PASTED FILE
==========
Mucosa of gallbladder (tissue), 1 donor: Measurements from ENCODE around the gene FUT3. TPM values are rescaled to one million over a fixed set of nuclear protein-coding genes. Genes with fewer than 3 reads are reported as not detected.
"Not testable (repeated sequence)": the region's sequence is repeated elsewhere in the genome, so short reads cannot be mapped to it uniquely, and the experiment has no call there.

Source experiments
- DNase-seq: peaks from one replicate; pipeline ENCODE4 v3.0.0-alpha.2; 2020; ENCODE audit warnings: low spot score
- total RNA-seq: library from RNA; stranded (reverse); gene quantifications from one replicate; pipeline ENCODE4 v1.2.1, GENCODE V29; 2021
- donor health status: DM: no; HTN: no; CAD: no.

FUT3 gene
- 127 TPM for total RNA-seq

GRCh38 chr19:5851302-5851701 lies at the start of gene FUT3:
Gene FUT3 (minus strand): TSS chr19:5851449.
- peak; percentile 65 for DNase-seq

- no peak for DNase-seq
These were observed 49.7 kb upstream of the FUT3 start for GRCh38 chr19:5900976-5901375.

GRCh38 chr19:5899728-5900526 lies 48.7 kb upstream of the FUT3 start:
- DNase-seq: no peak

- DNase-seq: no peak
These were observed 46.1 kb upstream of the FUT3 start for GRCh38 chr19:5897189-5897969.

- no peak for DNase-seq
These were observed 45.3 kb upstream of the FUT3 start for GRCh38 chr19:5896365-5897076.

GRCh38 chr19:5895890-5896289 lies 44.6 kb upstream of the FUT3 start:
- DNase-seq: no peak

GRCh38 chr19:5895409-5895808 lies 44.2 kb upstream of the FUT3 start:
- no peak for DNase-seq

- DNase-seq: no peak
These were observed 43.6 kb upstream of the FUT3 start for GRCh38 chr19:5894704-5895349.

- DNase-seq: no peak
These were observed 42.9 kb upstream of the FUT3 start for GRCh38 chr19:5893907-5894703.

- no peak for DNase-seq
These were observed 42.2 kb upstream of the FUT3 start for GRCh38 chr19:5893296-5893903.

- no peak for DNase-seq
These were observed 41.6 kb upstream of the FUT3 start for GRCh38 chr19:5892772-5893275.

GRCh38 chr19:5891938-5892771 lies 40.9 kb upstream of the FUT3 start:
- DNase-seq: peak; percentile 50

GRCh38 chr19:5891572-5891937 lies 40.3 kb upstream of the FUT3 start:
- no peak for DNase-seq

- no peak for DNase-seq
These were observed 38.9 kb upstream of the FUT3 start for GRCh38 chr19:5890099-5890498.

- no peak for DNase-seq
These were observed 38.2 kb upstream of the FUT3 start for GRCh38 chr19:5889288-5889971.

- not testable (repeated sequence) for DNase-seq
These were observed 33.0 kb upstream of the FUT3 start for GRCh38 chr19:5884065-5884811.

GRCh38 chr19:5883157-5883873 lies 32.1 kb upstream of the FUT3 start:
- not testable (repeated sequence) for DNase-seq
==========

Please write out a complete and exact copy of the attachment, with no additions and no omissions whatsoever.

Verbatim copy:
Mucosa of gallbladder (tissue), 1 donor: Measurements from ENCODE around the gene FUT3. TPM values are rescaled to one million over a fixed set of nuclear protein-coding genes. Genes with fewer than 3 reads are reported as not detected.
"Not testable (repeated sequence)": the region's sequence is repeated elsewhere in the genome, so short reads cannot be mapped to it uniquely, and the experiment has no call there.

Source experiments
- DNase-seq: peaks from one replicate; pipeline ENCODE4 v3.0.0-alpha.2; 2020; ENCODE audit warnings: low spot score
- total RNA-seq: library from RNA; stranded (reverse); gene quantifications from one replicate; pipeline ENCODE4 v1.2.1, GENCODE V29; 2021
- donor health status: DM: no; HTN: no; CAD: no.

FUT3 gene
- 127 TPM for total RNA-seq

GRCh38 chr19:5851302-5851701 lies at the start of gene FUT3:
Gene FUT3 (minus strand): TSS chr19:5851449.
- peak; percentile 65 for DNase-seq

- no peak for DNase-seq
These were observed 49.7 kb upstream of the FUT3 start for GRCh38 chr19:5900976-5901375.

GRCh38 chr19:5899728-5900526 lies 48.7 kb upstream of the FUT3 start:
- DNase-seq: no peak

- DNase-seq: no peak
These were observed 46.1 kb upstream of the FUT3 start for GRCh38 chr19:5897189-5897969.

- no peak for DNase-seq
These were observed 45.3 kb upstream of the FUT3 start for GRCh38 chr19:5896365-5897076.

GRCh38 chr19:5895890-5896289 lies 44.6 kb upstream of the FUT3 start:
- DNase-seq: no peak

GRCh38 chr19:5895409-5895808 lies 44.2 kb upstream of the FUT3 start:
- no peak for DNase-seq

- DNase-seq: no peak
These were observed 43.6 kb upstream of the FUT3 start for GRCh38 chr19:5894704-5895349.

- DNase-seq: no peak
These were observed 42.9 kb upstream of the FUT3 start for GRCh38 chr19:5893907-5894703.

- no peak for DNase-seq
These were observed 42.2 kb upstream of the FUT3 start for GRCh38 chr19:5893296-5893903.

- no peak for DNase-seq
These were observed 41.6 kb upstream of the FUT3 start for GRCh38 chr19:5892772-5893275.

GRCh38 chr19:5891938-5892771 lies 40.9 kb upstream of the FUT3 start:
- DNase-seq: peak; percentile 50

GRCh38 chr19:5891572-5891937 lies 40.3 kb upstream of the FUT3 start:
- no peak for DNase-seq

- no peak for DNase-seq
These were observed 38.9 kb upstream of the FUT3 start for GRCh38 chr19:5890099-5890498.

- no peak for DNase-seq
These were observed 38.2 kb upstream of the FUT3 start for GRCh38 chr19:5889288-5889971.

- not testable (repeated sequence) for DNase-seq
These were observed 33.0 kb upstream of the FUT3 start for GRCh38 chr19:5884065-5884811.

GRCh38 chr19:5883157-5883873 lies 32.1 kb upstream of the FUT3 start:
- not testable (repeated sequence) for DNase-seq